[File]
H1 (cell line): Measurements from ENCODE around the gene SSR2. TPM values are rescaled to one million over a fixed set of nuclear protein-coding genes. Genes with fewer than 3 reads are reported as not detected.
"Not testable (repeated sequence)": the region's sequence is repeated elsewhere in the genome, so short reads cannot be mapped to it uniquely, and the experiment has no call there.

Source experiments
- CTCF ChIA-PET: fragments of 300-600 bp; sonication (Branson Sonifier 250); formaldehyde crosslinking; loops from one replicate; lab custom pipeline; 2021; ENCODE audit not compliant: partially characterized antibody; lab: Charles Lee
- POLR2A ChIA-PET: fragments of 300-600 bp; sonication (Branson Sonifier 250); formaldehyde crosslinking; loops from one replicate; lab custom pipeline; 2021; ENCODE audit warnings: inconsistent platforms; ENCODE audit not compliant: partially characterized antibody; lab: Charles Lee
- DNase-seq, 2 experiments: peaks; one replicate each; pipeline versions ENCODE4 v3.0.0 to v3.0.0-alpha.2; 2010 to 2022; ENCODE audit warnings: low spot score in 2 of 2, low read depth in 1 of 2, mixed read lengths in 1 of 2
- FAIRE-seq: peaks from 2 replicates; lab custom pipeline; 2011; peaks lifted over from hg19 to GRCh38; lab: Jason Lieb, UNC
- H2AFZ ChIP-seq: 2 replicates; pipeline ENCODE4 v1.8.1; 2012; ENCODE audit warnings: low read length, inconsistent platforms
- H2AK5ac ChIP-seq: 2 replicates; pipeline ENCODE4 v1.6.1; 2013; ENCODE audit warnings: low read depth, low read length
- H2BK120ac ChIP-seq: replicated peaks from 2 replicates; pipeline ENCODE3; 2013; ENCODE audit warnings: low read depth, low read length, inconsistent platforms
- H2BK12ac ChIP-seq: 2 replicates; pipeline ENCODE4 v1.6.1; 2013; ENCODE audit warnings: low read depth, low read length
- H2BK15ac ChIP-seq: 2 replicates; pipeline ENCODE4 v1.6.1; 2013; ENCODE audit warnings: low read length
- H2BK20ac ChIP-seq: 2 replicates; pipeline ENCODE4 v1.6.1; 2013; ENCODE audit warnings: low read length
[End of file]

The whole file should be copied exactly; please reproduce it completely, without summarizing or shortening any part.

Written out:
H1 (cell line): Measurements from ENCODE around the gene SSR2. TPM values are rescaled to one million over a fixed set of nuclear protein-coding genes. Genes with fewer than 3 reads are reported as not detected.
"Not testable (repeated sequence)": the region's sequence is repeated elsewhere in the genome, so short reads cannot be mapped to it uniquely, and the experiment has no call there.

Source experiments
- CTCF ChIA-PET: fragments of 300-600 bp; sonication (Branson Sonifier 250); formaldehyde crosslinking; loops from one replicate; lab custom pipeline; 2021; ENCODE audit not compliant: partially characterized antibody; lab: Charles Lee
- POLR2A ChIA-PET: fragments of 300-600 bp; sonication (Branson Sonifier 250); formaldehyde crosslinking; loops from one replicate; lab custom pipeline; 2021; ENCODE audit warnings: inconsistent platforms; ENCODE audit not compliant: partially characterized antibody; lab: Charles Lee
- DNase-seq, 2 experiments: peaks; one replicate each; pipeline versions ENCODE4 v3.0.0 to v3.0.0-alpha.2; 2010 to 2022; ENCODE audit warnings: low spot score in 2 of 2, low read depth in 1 of 2, mixed read lengths in 1 of 2
- FAIRE-seq: peaks from 2 replicates; lab custom pipeline; 2011; peaks lifted over from hg19 to GRCh38; lab: Jason Lieb, UNC
- H2AFZ ChIP-seq: 2 replicates; pipeline ENCODE4 v1.8.1; 2012; ENCODE audit warnings: low read length, inconsistent platforms
- H2AK5ac ChIP-seq: 2 replicates; pipeline ENCODE4 v1.6.1; 2013; ENCODE audit warnings: low read depth, low read length
- H2BK120ac ChIP-seq: replicated peaks from 2 replicates; pipeline ENCODE3; 2013; ENCODE audit warnings: low read depth, low read length, inconsistent platforms
- H2BK12ac ChIP-seq: 2 replicates; pipeline ENCODE4 v1.6.1; 2013; ENCODE audit warnings: low read depth, low read length
- H2BK15ac ChIP-seq: 2 replicates; pipeline ENCODE4 v1.6.1; 2013; ENCODE audit warnings: low read length
- H2BK20ac ChIP-seq: 2 replicates; pipeline ENCODE4 v1.6.1; 2013; ENCODE audit warnings: low read length